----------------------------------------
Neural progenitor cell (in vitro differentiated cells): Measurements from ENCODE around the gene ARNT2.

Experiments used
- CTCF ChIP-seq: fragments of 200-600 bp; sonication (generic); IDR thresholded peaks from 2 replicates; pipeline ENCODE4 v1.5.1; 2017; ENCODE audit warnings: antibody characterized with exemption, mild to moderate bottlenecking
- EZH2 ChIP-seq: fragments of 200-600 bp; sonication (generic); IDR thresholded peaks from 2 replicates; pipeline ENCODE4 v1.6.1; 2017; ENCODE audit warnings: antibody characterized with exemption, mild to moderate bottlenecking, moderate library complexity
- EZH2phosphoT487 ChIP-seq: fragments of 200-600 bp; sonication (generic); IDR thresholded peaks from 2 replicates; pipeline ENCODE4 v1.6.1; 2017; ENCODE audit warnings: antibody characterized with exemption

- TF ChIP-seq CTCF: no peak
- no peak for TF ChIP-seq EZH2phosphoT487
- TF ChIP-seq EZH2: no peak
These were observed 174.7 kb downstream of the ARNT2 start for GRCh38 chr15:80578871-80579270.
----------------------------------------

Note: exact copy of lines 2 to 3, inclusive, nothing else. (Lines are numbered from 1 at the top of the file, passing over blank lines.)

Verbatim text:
Experiments used
- CTCF ChIP-seq: fragments of 200-600 bp; sonication (generic); IDR thresholded peaks from 2 replicates; pipeline ENCODE4 v1.5.1; 2017; ENCODE audit warnings: antibody characterized with exemption, mild to moderate bottlenecking